SHANGHAI, May 31 (SMM) – Activity expansion across major copper downstream industries in China fell short of expectations in May, affected by unexpected contraction in the transportation sector.
SMM's purchasing managers' index (PMI) across China’s construction, power, electronics, transportation and home appliance sectors, major consumers of copper, released on May 31, fell from April’s 52.14 to 50.94 in May, missing the forecast for an increase to 53.75.
A reading above 50 indicates expansion while one below 50 signals contraction.
The copper downstream in China maintained growth in May, but at a slower pace as end-market consumption failed to pick up and as an upcoming low season for manufacturing weakened new orders.
The sub-index for production slipped 2.26 to 50.89, as poor sales and high inventories slowed the production of automobiles and home appliances, respectively.
Operations across power and electronics held steady, but firms reported weaker performance from last year.
New orders also grew slower this month, with the sub-index dipping 0.46 to 50.75, partly due to the timing of the value-added tax cut at the start of April, which prompted firms to shift purchases to March. Continued weakness in end-market consumption also limited growth of new orders.
Strong performance in solar products, offshore wind turbines, and ultra-high voltage projects, the push for 5G networks construction as well as expectations for more economic stimulus measures from central authorities offered some relief.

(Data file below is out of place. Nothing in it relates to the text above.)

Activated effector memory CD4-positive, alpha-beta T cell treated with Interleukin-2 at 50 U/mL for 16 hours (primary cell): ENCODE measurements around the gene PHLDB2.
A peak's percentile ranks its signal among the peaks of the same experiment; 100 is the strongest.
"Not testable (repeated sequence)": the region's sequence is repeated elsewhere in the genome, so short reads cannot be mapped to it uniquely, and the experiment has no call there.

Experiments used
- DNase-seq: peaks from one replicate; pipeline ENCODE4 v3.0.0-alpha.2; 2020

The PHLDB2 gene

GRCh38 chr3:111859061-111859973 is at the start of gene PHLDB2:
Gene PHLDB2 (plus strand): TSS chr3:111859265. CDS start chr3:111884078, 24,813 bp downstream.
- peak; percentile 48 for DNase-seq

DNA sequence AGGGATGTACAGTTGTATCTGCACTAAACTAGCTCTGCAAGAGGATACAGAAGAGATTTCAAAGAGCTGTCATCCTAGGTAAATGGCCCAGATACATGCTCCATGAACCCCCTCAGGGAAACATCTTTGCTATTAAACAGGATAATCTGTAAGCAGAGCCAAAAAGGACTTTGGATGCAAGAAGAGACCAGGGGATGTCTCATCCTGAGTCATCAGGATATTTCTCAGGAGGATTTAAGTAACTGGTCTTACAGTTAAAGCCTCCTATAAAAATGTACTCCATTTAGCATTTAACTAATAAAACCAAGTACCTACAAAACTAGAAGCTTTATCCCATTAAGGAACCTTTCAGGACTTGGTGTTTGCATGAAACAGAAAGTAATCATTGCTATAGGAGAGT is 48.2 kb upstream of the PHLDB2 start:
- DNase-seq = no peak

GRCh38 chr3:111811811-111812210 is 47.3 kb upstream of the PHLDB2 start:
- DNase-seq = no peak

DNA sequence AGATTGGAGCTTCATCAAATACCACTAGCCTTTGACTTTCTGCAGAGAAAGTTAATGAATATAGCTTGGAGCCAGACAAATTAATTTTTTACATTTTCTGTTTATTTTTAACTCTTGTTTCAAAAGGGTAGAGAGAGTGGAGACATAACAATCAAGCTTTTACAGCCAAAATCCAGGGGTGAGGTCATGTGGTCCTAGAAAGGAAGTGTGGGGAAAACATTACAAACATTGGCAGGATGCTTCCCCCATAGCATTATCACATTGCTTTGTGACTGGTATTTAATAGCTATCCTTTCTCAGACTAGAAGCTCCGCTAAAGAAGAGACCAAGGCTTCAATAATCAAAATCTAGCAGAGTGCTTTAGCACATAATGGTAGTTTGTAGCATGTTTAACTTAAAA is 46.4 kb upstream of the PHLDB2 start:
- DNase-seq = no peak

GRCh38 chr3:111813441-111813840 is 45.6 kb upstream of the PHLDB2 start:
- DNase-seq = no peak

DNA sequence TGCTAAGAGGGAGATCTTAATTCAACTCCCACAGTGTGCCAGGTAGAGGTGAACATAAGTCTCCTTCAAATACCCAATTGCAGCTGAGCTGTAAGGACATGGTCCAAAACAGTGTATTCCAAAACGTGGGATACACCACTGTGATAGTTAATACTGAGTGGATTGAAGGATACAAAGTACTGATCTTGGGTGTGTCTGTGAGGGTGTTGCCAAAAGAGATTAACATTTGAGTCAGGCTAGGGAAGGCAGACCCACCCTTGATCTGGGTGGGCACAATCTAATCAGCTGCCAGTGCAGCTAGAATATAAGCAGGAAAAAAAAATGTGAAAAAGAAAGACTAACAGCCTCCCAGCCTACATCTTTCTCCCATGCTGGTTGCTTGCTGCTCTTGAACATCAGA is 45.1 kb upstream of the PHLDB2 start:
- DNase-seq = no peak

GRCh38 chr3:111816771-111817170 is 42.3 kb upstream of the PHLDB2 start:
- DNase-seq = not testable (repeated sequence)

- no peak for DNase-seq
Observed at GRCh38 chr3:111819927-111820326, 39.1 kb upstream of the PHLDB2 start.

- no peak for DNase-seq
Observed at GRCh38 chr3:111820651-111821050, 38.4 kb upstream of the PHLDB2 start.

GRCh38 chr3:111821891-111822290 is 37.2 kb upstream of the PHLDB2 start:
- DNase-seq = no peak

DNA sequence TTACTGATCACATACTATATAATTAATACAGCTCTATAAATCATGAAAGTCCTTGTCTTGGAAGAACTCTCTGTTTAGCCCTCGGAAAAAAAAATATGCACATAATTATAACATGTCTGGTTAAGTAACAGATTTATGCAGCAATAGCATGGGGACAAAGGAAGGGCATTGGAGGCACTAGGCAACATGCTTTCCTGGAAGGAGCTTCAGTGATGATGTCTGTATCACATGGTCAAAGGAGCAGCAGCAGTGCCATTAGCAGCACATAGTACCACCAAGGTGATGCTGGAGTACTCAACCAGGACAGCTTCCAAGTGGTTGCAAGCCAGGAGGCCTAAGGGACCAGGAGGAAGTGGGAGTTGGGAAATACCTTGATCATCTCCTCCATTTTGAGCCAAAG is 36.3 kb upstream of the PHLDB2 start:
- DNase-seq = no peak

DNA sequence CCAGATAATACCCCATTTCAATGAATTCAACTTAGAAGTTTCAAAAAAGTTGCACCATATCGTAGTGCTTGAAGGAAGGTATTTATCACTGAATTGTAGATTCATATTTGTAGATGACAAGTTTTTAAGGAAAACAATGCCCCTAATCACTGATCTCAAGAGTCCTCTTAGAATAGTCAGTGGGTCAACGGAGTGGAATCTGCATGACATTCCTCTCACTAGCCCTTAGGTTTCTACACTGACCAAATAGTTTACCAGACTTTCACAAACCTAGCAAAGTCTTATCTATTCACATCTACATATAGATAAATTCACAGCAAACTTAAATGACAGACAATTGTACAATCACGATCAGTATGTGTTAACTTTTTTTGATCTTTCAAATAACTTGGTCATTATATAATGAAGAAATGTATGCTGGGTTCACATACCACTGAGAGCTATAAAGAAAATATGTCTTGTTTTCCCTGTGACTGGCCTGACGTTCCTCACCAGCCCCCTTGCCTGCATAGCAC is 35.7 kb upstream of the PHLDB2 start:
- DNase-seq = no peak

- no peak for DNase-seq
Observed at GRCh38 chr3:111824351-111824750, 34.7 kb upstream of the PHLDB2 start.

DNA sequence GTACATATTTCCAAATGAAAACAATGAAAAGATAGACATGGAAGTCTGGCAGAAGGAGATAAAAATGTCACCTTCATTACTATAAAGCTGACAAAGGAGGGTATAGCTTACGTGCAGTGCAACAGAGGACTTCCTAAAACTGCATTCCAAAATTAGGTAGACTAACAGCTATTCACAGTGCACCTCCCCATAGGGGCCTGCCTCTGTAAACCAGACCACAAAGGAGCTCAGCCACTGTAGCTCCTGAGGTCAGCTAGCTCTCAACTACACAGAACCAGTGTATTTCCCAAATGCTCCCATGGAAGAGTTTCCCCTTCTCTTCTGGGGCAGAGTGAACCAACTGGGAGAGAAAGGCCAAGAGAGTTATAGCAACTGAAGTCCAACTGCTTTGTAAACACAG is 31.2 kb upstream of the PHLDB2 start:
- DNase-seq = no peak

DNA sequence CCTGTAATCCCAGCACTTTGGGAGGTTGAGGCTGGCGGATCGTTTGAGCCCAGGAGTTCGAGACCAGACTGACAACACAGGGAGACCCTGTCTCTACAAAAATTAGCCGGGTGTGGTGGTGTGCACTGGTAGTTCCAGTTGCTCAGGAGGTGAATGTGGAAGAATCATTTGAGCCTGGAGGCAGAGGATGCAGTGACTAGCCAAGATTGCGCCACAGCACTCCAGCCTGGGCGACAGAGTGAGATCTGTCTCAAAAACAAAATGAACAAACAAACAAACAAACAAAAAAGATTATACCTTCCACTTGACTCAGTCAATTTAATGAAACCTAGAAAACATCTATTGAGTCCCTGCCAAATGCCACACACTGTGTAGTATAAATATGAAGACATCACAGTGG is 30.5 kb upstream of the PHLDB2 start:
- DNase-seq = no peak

The transportation sector sharply contracted this month, with auto sales remained sluggish as weaker consumer confidence, the imminent new vehicle emission standards and anticipation for more stimulus policies deterred car buyers from making purchases.
Data from the China Association of Automobile Manufacturers (CAAM) showed that vehicles sales in China fell 14.6% year on year in April, marking the 10th consecutive month of decline.
The PMI for the transportation sector came in at 46.78, down 3.75 from a month earlier.
Construction performed the best this month, with its PMI inching up 1.35 to 51.86. Operations across construction sites improved, especially in new housing starts.